Electrified R models are already a thing with the Toureg R now coming only in PHEV form, sporting a 335bhp V6 petrol engine backed up by a 134bhp electric motor. In fact, when the Toureg R was first shown off back at the not-the-Geneva Motor Show, Volkswagen stated that all future R models would feature plug-in power. At the time we took that to mean PHEVs for the foreseeable future, but in an interview with Top Gear, VW big-wig Jürgen Stackmann stated that, “the future of R needs to be, and will be, electric.”
Until the PHEV-powered Toureg R, all VW R-branded models were staunchly internal combustion. Most notable among the range has been the insanely popular Golf R, famed for huge performance-per-pound and a propensity for being stolen. With the launch of the electric ID. sub-brand, however, persistent rumours have swirled that Volkswagen would follow-up with ID.R-branded models.
It's no surprise, either, given that VW has been busy taking EV world records with its insane ID.R race car. From the Nürburgring to Pikes Peak, the ID.R has been busy showing what Volkswagen's R performance team is capable of when handed some batteries and a few million quid. VW will have us believe that it's not just a big (and very impressive) PR stunt too, claiming that a decent amount of the battery and powertrain management technology has found its way into the ID.3 road car.
Stackmann says that there's still a way to go: “We're still working on what we started two and a half years ago – which was obviously not electric, though exciting – but the work going forward is and will be electrified.”
The shape of how the R brand's electrification is also still on the table at the moment, with there being potential for yet another sub-brand alongside 'R' to “take on the Teslas of this world” in full EV form. Stackmann said that this particular detail “needs to be seen”.
Another area of VW performance EVs that could sit just below the R branded cars comes in the shape of the ID.4 GTX. A test mule has been spotted on the road in Germany, heavily camouflaged, with some more aggressive styling details notable from what can be seen. In this form, the GTX would clearly be aiming to take on the Ford Mustang Mach-E and would therefore likely have four wheel drive, and a tad more than the 302bhp that is being rumoured for the 'regular' ID.4.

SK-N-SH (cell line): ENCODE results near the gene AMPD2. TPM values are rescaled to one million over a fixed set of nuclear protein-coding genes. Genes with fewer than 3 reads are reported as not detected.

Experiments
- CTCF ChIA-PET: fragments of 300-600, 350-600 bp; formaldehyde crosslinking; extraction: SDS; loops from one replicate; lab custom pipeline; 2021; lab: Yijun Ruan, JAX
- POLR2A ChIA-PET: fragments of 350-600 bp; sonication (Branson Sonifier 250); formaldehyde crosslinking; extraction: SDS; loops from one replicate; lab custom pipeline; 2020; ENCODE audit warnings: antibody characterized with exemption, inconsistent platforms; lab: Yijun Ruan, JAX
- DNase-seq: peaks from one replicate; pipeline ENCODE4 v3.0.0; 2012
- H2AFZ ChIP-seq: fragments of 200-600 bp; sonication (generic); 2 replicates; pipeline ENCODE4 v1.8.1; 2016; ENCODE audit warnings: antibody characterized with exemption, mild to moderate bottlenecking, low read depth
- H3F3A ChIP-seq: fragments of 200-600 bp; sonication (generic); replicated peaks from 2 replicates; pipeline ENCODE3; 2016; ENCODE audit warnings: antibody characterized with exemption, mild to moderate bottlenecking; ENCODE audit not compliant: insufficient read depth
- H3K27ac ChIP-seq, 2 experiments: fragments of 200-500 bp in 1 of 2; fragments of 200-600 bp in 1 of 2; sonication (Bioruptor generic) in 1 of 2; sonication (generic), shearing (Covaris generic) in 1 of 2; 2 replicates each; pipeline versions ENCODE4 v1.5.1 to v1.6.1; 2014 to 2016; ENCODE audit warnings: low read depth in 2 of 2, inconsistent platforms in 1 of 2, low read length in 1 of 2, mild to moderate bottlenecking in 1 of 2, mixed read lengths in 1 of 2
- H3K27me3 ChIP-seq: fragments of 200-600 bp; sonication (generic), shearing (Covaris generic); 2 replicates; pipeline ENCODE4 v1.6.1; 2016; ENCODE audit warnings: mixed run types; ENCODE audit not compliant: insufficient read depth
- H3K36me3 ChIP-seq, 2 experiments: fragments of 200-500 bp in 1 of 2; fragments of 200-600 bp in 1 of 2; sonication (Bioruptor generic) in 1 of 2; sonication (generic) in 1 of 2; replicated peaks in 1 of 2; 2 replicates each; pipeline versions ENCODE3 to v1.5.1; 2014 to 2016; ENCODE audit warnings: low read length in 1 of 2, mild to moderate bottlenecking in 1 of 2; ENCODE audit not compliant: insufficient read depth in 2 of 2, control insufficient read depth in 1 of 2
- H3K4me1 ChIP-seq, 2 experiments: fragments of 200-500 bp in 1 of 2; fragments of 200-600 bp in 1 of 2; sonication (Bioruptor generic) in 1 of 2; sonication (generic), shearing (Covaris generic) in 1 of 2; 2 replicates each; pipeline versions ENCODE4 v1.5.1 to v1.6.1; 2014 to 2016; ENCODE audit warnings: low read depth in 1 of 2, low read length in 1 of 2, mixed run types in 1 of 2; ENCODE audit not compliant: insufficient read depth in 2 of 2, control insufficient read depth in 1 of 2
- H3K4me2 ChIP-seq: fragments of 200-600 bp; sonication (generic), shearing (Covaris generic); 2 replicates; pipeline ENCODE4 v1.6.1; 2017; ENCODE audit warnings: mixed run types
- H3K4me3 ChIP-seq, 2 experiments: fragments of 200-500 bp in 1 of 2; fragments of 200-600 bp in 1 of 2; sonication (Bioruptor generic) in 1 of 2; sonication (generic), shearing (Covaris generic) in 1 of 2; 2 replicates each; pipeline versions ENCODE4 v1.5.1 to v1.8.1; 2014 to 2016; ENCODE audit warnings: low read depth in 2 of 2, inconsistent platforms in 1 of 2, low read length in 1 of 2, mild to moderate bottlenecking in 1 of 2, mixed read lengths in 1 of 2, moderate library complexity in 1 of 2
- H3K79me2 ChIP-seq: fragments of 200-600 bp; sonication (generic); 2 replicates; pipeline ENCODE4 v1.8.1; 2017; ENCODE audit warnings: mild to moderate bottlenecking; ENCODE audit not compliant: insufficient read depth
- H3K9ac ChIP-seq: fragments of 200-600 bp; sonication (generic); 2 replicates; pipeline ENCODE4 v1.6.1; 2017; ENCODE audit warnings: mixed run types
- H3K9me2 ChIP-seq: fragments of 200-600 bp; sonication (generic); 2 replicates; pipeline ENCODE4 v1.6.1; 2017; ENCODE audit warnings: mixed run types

Looking elsewhere within the VW Group and it's clear that there is a concerted movement towards performance EVs. Aside from the record-breaking ID.R, SEAT has been pushing electrified performance through initiatives like its CUPRA e-Racer.
Destined to take part in the ETCR (Electronic Touring Car) racing series which is due to kick off in 2021, the CUPRA e-Racer has been busy in testing since last year under the supervision of SEAT's resident racing driver, Mattias Ekström. Producing 670bhp and hitting 167mph at full chat, the car is part of a new breed of e-racing that will be coming to the fore over the next few years. Furthermore, CUPRA is pursuing PHEVs and EVs for its performance-orientated road cars, so its racing endeavours aren't just for show.
Over at Audi there have been developments in pushing S models into the e-tron line-up, too. In a world-first, the e-tron S will get a tri-motor setup which offers up 489bhp and 717lb-ft in boost mode, giving the S-branded model a significant power and performance advantage over the regular e-tron and e-tron Sportback. In another development rumour, Audi has apparently approached Rimac to help develop an RS e-tron all-electric supercar. Billed as a replacement to the R8, we've not heard much since summer last year, but don't bet against it happening.
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